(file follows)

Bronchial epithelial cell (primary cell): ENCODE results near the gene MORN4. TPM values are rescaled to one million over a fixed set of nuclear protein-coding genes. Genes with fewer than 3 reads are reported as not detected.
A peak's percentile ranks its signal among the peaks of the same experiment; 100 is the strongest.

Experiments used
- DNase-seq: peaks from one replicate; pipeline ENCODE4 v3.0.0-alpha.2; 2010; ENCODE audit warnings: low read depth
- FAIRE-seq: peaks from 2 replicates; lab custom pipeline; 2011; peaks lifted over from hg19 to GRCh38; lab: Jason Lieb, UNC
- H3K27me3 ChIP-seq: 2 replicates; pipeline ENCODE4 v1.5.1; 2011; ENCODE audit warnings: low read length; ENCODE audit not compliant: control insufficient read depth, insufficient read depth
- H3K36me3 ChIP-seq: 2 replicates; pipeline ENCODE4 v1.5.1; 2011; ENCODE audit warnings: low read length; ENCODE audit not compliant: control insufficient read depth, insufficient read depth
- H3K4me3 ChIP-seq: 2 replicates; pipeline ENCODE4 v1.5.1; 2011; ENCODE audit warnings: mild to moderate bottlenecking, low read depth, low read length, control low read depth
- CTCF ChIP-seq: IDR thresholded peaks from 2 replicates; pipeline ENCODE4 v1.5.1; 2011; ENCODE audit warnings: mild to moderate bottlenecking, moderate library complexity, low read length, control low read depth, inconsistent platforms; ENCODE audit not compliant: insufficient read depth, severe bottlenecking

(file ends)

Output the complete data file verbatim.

Bronchial epithelial cell (primary cell): ENCODE results near the gene MORN4. TPM values are rescaled to one million over a fixed set of nuclear protein-coding genes. Genes with fewer than 3 reads are reported as not detected.
A peak's percentile ranks its signal among the peaks of the same experiment; 100 is the strongest.

Experiments used
- DNase-seq: peaks from one replicate; pipeline ENCODE4 v3.0.0-alpha.2; 2010; ENCODE audit warnings: low read depth
- FAIRE-seq: peaks from 2 replicates; lab custom pipeline; 2011; peaks lifted over from hg19 to GRCh38; lab: Jason Lieb, UNC
- H3K27me3 ChIP-seq: 2 replicates; pipeline ENCODE4 v1.5.1; 2011; ENCODE audit warnings: low read length; ENCODE audit not compliant: control insufficient read depth, insufficient read depth
- H3K36me3 ChIP-seq: 2 replicates; pipeline ENCODE4 v1.5.1; 2011; ENCODE audit warnings: low read length; ENCODE audit not compliant: control insufficient read depth, insufficient read depth
- H3K4me3 ChIP-seq: 2 replicates; pipeline ENCODE4 v1.5.1; 2011; ENCODE audit warnings: mild to moderate bottlenecking, low read depth, low read length, control low read depth
- CTCF ChIP-seq: IDR thresholded peaks from 2 replicates; pipeline ENCODE4 v1.5.1; 2011; ENCODE audit warnings: mild to moderate bottlenecking, moderate library complexity, low read length, control low read depth, inconsistent platforms; ENCODE audit not compliant: insufficient read depth, severe bottlenecking